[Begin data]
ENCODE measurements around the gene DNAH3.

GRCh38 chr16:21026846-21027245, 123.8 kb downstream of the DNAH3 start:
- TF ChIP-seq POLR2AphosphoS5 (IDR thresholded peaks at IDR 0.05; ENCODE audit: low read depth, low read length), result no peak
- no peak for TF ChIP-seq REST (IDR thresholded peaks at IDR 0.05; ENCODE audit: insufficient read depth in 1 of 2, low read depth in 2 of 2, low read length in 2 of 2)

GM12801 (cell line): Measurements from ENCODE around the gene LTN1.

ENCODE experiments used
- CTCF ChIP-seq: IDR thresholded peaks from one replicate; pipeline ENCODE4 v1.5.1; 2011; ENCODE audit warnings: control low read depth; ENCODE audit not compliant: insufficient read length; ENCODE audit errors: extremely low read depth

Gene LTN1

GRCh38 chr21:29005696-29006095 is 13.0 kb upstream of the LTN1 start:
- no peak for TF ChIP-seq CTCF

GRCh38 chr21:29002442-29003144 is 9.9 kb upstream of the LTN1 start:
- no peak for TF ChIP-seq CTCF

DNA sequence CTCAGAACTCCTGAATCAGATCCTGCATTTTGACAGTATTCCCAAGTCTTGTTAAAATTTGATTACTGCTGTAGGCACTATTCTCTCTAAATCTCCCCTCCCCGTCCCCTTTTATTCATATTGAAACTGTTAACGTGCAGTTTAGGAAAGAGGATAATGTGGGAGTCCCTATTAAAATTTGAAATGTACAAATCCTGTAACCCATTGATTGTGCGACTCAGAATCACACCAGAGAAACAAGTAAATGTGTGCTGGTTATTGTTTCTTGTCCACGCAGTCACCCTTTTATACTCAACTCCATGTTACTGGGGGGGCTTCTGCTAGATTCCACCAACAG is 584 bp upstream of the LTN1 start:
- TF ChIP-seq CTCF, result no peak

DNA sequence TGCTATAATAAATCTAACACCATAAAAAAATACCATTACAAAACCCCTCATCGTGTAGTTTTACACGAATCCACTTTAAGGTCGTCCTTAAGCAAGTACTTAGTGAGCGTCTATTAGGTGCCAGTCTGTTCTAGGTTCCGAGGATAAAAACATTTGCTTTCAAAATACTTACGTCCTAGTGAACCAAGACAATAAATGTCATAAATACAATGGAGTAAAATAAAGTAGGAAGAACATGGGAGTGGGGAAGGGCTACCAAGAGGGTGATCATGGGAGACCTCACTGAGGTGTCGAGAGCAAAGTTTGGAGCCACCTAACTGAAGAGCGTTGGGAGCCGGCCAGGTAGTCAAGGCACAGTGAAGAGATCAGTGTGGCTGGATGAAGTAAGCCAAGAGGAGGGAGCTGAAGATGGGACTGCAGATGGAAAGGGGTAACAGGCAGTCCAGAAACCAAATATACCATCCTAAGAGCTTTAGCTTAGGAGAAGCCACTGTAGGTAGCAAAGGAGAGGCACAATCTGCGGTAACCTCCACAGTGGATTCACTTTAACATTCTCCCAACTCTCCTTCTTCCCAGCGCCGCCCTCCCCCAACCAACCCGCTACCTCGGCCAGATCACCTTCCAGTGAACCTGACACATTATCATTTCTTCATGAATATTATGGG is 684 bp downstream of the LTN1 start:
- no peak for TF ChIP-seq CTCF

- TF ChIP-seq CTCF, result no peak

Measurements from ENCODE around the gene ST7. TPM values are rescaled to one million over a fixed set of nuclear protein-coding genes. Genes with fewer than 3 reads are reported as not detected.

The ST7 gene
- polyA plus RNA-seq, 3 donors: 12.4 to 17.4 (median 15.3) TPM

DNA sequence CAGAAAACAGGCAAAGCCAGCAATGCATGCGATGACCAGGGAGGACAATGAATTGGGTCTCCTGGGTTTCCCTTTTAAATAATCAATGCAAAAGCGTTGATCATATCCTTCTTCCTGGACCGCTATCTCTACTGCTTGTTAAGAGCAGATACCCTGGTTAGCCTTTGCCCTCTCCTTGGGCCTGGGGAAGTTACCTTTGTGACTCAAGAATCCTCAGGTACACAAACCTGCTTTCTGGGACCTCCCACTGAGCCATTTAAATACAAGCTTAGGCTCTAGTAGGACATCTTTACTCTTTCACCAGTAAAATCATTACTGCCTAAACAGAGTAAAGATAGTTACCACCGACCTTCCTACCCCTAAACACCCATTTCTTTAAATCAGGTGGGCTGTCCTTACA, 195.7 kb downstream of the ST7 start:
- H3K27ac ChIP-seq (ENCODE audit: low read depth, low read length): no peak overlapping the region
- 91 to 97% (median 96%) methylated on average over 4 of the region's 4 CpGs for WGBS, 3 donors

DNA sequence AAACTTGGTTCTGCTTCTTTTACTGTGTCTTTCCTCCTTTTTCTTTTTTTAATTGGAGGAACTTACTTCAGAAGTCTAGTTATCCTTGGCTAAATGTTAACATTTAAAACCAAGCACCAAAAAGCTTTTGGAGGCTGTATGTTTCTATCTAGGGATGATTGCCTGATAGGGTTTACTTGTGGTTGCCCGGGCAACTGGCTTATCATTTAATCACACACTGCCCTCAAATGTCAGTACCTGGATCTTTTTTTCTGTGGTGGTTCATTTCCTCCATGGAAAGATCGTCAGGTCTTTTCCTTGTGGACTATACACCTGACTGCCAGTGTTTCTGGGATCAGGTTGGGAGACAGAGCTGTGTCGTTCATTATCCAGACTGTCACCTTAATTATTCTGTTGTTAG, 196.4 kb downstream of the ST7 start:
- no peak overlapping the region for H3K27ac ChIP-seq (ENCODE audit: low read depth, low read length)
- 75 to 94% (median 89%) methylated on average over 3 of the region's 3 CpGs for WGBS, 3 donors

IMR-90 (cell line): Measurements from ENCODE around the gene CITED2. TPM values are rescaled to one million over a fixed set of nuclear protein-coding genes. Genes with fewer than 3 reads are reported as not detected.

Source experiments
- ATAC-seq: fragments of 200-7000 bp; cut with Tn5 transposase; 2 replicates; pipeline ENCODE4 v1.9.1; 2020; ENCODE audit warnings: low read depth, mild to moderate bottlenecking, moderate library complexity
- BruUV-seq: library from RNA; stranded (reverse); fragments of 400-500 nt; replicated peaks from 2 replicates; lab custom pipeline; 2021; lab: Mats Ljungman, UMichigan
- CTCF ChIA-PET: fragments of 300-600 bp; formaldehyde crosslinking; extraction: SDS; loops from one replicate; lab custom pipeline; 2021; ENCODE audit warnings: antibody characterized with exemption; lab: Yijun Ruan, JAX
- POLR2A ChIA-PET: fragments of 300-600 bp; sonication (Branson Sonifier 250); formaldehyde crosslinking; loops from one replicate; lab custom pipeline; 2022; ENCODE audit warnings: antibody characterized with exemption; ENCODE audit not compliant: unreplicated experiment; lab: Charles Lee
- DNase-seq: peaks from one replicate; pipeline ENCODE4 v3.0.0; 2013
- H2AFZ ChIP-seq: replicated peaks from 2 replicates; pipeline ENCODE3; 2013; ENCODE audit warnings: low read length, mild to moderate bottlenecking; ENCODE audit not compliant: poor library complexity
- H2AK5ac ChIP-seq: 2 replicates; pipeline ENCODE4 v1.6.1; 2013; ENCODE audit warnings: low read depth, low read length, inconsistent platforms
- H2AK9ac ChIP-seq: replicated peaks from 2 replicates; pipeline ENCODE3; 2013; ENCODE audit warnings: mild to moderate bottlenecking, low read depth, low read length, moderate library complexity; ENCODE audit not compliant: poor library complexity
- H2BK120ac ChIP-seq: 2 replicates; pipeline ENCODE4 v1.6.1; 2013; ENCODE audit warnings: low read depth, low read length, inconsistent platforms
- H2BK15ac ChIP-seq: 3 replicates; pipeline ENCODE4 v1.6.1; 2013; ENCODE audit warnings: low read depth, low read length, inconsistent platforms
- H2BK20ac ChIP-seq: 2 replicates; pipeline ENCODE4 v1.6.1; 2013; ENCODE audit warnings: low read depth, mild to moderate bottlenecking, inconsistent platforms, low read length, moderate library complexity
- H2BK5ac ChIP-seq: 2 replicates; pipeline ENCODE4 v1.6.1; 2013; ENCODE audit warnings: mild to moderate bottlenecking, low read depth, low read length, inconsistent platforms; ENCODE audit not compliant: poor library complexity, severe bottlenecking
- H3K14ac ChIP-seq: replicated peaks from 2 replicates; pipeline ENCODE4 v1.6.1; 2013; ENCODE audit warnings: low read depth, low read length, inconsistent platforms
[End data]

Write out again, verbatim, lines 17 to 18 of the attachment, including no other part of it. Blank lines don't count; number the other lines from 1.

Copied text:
- TF ChIP-seq CTCF, result no peak

Measurements from ENCODE around the gene ST7. TPM values are rescaled to one million over a fixed set of nuclear protein-coding genes. Genes with fewer than 3 reads are reported as not detected.